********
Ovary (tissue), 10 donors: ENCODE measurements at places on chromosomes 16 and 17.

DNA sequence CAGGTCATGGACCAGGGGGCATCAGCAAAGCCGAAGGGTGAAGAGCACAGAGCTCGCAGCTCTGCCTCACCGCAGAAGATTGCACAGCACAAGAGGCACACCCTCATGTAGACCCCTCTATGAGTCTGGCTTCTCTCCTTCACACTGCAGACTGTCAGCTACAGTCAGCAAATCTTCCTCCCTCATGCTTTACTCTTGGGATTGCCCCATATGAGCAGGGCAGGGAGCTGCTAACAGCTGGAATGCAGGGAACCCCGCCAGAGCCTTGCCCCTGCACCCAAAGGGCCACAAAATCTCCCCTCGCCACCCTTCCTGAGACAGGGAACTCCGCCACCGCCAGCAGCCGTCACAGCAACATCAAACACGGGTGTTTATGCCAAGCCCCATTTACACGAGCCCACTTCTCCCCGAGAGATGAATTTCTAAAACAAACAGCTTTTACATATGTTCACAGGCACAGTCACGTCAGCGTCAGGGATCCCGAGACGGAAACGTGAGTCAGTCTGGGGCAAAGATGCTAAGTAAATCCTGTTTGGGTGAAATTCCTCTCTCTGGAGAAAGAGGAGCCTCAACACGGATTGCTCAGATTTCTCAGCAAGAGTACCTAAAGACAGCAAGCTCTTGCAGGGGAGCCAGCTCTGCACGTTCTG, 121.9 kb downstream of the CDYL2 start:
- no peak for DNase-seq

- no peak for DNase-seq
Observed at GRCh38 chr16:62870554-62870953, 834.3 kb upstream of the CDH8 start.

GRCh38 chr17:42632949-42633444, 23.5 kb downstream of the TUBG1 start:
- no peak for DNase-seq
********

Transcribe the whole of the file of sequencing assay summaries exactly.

Ovary (tissue), 10 donors: ENCODE measurements at places on chromosomes 16 and 17.

DNA sequence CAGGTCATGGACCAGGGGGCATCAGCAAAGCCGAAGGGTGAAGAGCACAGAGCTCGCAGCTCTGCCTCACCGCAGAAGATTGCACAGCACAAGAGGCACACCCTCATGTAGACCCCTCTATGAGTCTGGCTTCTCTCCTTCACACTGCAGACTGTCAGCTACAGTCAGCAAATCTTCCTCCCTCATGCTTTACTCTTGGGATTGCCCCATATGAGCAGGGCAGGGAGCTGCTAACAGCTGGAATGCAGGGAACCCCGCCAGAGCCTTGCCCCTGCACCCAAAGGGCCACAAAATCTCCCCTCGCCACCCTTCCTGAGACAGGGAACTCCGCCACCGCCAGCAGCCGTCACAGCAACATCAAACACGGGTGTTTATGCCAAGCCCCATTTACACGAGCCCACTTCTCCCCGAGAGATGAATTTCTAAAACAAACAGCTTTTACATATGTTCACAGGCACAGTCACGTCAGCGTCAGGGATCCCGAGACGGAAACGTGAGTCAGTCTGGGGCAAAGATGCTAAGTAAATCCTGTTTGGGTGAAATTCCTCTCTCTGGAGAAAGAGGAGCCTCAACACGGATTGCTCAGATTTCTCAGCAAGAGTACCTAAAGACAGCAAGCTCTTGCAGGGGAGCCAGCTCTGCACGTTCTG, 121.9 kb downstream of the CDYL2 start:
- no peak for DNase-seq

- no peak for DNase-seq
Observed at GRCh38 chr16:62870554-62870953, 834.3 kb upstream of the CDH8 start.

GRCh38 chr17:42632949-42633444, 23.5 kb downstream of the TUBG1 start:
- no peak for DNase-seq